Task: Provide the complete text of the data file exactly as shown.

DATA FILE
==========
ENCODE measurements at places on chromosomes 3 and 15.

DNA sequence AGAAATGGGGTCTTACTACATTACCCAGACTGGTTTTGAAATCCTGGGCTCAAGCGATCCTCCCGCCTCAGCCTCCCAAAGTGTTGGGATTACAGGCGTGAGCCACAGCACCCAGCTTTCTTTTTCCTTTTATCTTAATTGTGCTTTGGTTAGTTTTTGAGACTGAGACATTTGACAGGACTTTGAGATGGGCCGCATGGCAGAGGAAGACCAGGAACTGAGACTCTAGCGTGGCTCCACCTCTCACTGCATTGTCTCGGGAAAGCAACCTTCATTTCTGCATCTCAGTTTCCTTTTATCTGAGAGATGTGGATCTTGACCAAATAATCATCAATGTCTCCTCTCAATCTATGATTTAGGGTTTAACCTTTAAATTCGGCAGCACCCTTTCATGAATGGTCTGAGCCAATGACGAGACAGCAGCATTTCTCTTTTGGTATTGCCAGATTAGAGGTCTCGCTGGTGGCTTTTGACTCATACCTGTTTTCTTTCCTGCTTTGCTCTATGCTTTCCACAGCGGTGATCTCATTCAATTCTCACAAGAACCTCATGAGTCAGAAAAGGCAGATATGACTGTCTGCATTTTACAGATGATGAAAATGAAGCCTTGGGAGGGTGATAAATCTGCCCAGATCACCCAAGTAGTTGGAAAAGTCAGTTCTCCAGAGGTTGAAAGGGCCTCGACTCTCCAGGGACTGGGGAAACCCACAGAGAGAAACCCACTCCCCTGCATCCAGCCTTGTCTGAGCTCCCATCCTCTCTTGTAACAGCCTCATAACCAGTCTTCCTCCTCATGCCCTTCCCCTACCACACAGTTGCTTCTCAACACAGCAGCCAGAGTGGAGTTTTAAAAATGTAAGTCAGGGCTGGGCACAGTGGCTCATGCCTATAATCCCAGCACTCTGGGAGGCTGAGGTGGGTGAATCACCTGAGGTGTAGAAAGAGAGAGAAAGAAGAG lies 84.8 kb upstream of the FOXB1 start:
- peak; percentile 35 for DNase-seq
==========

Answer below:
ENCODE measurements at places on chromosomes 3 and 15.

DNA sequence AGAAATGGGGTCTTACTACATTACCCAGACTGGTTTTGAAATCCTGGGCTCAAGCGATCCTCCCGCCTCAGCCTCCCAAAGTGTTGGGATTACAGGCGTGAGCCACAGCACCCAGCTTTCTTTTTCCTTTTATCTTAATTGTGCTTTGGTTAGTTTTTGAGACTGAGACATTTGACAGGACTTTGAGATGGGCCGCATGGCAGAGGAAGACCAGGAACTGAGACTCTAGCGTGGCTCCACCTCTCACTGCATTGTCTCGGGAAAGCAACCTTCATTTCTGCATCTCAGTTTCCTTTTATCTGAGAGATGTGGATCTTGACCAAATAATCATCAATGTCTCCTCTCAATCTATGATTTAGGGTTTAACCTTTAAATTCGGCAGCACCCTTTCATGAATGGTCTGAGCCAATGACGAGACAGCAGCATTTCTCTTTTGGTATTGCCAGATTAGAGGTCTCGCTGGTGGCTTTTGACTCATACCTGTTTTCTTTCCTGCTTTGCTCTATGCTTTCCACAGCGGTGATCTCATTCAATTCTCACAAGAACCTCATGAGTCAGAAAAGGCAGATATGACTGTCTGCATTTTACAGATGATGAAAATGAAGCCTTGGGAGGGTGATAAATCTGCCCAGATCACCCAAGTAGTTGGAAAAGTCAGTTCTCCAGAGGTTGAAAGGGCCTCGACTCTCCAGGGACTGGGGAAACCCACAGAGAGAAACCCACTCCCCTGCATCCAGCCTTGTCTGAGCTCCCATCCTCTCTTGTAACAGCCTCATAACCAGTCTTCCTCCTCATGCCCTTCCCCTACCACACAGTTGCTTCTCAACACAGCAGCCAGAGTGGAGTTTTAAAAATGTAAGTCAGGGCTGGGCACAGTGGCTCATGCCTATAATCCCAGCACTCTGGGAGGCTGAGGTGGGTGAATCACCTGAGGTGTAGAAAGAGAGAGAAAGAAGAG lies 84.8 kb upstream of the FOXB1 start:
- peak; percentile 35 for DNase-seq